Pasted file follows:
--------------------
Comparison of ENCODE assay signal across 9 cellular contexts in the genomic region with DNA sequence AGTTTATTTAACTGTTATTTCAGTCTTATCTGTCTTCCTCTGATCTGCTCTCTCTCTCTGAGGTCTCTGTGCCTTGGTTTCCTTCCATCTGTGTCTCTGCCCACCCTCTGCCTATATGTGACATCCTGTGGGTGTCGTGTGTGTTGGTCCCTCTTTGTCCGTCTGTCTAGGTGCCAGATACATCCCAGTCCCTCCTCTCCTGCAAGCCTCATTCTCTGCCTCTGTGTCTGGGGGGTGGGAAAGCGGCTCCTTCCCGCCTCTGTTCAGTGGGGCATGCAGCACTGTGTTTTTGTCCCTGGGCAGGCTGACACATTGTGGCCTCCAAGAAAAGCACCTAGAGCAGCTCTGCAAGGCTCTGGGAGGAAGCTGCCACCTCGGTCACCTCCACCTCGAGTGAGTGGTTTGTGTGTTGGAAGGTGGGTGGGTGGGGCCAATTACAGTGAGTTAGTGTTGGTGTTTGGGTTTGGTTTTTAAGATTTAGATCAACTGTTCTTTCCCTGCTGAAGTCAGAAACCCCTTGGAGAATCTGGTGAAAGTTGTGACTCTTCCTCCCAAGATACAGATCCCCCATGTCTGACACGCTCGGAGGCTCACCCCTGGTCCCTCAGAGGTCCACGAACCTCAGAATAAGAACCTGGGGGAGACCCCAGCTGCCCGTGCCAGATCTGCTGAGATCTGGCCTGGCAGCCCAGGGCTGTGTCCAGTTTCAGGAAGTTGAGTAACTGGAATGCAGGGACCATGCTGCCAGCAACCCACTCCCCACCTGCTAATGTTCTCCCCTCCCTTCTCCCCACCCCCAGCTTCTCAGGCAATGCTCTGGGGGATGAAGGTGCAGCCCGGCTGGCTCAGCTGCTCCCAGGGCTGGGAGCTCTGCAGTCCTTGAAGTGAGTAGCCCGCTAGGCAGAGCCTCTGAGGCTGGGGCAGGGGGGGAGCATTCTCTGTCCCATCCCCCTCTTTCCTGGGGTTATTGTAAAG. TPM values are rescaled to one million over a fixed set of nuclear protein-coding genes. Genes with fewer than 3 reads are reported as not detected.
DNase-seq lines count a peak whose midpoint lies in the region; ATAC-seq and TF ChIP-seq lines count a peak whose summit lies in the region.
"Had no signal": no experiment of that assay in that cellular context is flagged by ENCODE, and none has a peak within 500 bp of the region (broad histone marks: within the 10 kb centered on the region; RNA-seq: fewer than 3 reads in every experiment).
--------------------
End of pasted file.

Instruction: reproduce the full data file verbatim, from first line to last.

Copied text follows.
Comparison of ENCODE assay signal across 9 cellular contexts in the genomic region with DNA sequence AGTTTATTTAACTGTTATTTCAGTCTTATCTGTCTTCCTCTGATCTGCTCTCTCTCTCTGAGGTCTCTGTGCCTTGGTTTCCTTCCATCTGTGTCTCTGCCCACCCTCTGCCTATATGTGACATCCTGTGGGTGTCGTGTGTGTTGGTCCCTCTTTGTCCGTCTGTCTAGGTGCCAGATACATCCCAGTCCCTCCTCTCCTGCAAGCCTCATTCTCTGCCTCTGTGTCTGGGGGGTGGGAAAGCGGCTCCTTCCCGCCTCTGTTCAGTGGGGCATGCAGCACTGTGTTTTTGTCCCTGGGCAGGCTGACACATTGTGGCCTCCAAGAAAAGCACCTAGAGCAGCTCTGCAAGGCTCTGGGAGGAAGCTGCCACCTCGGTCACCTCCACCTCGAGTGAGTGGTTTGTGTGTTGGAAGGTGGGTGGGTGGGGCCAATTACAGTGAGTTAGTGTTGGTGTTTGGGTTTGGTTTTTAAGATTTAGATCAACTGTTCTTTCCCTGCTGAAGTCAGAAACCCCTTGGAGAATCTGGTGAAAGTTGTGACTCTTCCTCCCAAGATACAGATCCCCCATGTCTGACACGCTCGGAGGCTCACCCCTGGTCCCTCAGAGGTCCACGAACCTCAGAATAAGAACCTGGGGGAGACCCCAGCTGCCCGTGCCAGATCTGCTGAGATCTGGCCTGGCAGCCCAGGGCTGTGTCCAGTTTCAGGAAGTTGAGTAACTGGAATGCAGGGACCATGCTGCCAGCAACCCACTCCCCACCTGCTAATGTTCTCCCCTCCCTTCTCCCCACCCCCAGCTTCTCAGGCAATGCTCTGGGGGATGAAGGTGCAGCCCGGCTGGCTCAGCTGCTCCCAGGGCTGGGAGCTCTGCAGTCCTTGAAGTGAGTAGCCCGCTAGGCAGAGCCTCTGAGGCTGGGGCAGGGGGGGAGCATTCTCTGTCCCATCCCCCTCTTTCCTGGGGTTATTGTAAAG. TPM values are rescaled to one million over a fixed set of nuclear protein-coding genes. Genes with fewer than 3 reads are reported as not detected.
DNase-seq lines count a peak whose midpoint lies in the region; ATAC-seq and TF ChIP-seq lines count a peak whose summit lies in the region.
"Had no signal": no experiment of that assay in that cellular context is flagged by ENCODE, and none has a peak within 500 bp of the region (broad histone marks: within the 10 kb centered on the region; RNA-seq: fewer than 3 reads in every experiment).